Fidelity Continues Unbundling
Watch out Wall Street. Mutual fund giant Fidelity Investments is unbundling again.
Fidelity, the world's largest mutual fund company, confirmed Tuesday that it will be paying Deutsche Bank (DB) separately for its trading and research, a process known as "unbundling." Under the new deal, the fund firm will pay Deutsche Bank Securities directly for its proprietary research out of Fidelity revenue instead of combining it with trading costs.
According to Fidelity spokesman John Brockelman, the goal is to lower costs for investors by allowing fund managers to pass on savings from lower trading commissions. The new plan won't trigger a drop in expense ratios for Fidelity's mutual funds, since trading costs are separate from management fees. But Brockelman says the savings on commissions will allow fund managers "to put more shareholder money to work."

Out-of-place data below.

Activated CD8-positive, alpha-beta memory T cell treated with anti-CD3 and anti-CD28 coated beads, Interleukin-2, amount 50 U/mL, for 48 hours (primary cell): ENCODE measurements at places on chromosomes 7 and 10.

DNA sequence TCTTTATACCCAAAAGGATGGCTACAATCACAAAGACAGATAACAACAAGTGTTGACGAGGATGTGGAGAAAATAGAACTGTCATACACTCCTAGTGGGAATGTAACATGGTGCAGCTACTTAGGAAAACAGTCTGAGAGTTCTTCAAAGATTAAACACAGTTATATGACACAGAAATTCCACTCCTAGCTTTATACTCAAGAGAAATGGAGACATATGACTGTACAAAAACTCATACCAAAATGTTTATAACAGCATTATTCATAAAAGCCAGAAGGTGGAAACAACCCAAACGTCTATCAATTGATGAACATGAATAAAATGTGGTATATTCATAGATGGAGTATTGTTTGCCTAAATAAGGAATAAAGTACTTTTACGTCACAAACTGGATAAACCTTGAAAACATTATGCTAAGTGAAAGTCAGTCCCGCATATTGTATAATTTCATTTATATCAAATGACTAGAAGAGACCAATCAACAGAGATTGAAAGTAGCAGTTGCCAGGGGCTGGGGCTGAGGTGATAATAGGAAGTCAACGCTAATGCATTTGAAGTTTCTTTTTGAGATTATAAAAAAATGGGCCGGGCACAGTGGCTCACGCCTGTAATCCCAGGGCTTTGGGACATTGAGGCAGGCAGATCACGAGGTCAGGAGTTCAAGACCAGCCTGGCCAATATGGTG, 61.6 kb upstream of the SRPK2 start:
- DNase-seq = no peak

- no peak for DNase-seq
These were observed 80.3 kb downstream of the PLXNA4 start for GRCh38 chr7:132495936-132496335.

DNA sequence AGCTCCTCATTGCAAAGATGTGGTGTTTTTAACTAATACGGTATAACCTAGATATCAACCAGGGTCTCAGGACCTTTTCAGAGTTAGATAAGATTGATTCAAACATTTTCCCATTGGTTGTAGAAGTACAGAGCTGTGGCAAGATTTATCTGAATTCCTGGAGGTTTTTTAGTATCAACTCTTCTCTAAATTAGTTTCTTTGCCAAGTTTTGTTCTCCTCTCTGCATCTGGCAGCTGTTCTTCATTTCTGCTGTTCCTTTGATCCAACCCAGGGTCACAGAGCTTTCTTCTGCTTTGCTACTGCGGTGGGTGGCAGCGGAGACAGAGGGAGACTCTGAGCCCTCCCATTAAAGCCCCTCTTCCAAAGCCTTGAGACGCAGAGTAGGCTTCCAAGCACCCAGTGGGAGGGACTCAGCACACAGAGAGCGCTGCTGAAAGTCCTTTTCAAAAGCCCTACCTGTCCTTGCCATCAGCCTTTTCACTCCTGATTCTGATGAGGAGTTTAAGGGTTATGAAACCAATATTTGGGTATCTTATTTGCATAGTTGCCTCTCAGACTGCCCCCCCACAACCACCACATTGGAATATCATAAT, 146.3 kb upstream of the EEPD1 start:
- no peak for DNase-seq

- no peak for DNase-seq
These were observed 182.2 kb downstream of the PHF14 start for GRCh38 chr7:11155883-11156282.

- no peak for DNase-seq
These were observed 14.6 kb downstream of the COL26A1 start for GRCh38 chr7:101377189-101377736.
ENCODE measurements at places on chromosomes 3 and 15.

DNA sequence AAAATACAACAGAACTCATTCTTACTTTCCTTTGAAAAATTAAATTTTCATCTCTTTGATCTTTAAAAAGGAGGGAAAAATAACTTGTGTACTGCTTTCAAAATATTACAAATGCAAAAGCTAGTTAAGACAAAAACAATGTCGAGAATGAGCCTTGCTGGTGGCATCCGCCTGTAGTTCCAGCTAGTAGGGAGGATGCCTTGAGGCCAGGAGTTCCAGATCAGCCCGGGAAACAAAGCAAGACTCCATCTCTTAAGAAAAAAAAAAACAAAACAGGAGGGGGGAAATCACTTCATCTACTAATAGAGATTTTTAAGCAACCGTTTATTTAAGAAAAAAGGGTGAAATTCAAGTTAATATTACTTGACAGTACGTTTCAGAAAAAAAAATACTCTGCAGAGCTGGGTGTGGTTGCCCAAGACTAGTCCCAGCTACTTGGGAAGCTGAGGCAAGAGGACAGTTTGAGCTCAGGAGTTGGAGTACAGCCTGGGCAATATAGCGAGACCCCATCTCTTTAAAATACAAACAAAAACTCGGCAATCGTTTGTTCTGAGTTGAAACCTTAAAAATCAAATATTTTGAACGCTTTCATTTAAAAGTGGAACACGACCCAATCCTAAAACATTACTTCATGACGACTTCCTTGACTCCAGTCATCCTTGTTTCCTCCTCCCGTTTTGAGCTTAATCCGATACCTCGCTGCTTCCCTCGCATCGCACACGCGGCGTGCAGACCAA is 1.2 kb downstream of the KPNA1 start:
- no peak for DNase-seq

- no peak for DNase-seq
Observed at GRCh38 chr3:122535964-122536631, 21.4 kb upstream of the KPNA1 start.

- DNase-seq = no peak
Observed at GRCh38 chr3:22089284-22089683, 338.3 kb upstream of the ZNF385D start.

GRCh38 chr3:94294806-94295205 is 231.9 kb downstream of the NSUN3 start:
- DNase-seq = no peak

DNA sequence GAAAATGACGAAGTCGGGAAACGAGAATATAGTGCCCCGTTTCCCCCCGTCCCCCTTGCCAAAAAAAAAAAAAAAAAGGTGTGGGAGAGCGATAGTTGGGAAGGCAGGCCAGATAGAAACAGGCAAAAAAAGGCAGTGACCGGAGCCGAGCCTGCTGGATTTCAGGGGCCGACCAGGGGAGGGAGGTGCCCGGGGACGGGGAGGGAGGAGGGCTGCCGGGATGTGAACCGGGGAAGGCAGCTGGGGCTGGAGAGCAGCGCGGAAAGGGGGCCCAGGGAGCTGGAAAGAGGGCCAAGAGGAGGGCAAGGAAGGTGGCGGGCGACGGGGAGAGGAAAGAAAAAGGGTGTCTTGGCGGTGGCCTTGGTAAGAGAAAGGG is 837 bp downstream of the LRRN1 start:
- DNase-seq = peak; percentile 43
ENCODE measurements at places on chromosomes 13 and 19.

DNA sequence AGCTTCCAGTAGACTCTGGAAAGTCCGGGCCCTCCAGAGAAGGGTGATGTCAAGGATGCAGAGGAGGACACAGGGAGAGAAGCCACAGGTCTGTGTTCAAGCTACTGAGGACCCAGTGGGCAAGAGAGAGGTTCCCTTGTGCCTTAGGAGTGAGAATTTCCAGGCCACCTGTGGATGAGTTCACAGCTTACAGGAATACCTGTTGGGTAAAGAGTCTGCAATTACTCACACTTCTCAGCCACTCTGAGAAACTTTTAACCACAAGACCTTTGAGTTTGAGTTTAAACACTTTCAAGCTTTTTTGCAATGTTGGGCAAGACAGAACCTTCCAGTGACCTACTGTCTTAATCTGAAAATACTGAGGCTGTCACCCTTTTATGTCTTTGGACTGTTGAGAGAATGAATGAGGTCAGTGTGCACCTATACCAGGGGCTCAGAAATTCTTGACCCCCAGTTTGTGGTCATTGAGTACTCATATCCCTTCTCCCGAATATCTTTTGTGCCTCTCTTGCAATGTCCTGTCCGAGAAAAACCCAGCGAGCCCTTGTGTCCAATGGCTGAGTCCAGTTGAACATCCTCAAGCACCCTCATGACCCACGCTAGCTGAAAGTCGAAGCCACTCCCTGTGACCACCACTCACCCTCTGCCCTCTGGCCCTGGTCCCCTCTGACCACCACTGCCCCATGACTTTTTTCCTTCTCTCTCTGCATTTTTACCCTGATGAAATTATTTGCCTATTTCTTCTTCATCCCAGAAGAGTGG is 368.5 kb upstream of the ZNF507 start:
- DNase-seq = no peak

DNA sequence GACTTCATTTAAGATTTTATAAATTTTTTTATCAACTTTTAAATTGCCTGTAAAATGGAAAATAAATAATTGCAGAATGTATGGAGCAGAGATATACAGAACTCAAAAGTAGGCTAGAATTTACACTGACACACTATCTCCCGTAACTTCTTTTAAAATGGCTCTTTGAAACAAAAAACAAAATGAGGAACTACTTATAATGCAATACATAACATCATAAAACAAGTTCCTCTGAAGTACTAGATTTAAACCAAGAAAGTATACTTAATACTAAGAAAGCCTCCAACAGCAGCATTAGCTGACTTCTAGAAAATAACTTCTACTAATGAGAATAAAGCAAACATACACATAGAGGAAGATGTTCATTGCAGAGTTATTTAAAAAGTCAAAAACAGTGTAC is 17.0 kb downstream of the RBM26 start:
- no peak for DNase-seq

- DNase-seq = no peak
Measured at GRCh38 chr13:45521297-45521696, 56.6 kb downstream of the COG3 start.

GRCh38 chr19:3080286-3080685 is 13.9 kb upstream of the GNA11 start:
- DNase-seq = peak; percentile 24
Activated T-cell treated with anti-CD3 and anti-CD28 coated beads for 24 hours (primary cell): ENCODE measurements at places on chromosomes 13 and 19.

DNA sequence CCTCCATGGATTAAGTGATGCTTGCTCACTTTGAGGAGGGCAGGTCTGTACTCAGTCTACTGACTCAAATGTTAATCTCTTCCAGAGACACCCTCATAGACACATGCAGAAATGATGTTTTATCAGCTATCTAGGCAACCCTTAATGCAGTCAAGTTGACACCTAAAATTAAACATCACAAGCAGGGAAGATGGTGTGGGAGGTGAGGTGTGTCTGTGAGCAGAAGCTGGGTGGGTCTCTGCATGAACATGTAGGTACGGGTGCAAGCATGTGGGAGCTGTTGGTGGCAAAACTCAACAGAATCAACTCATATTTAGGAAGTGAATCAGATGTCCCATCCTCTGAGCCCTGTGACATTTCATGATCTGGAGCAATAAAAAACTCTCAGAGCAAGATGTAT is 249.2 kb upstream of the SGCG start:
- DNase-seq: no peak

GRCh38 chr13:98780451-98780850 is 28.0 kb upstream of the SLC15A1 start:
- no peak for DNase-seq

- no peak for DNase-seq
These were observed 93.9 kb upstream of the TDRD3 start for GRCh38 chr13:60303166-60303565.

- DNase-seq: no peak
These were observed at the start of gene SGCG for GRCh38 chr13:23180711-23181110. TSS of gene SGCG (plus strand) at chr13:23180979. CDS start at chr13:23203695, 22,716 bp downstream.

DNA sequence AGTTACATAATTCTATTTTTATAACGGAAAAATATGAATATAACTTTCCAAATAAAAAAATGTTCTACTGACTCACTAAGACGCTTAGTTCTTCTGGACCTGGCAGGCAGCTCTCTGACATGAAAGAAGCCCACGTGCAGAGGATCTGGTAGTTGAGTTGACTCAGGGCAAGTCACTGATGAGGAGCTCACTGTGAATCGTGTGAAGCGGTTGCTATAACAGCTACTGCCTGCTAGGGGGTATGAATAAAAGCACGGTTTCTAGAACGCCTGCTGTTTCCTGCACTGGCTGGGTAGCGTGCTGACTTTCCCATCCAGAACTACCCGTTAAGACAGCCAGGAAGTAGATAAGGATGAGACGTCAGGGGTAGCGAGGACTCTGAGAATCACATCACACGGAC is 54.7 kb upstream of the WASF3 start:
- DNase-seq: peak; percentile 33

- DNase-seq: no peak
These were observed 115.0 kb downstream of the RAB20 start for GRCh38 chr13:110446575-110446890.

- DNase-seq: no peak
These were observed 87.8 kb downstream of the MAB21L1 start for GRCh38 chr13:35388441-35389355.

Brockelman says Fidelity continues to have discussions with other Wall Street firms about unbundling, but could not comment on their progress at this time. Mutual fund analysts, however, expect Fidelity's push for unbundling to set the tone for the entire industry."They are obviously picking off as many brokers as possible," says Geoff Bobroff, a mutual fund consultant. "They are delivering the message to the Street about how they want to do business going forward." Wall Street brokerage houses have reason to be wary of Fidelity's unbundling plans, since it will further compress trading commissions. The cost of trading a share of stock has dropped dramatically on Wall Street since the advent of electronic trading. Furthermore, Wall Street research has commanded less of a premium since regulators completed a $1.4 billion settlement with 10 firms in 2003 over biased research. Mutual fund managers may pay around 5 cents a share to Wall Street firms with the cost split between trading and research -- even if they don't rely on sell-side research. Without research being tossed into the cost of the trade, some analysts say that commissions could drop to a penny a share, or even less, depending on the size of the trade.
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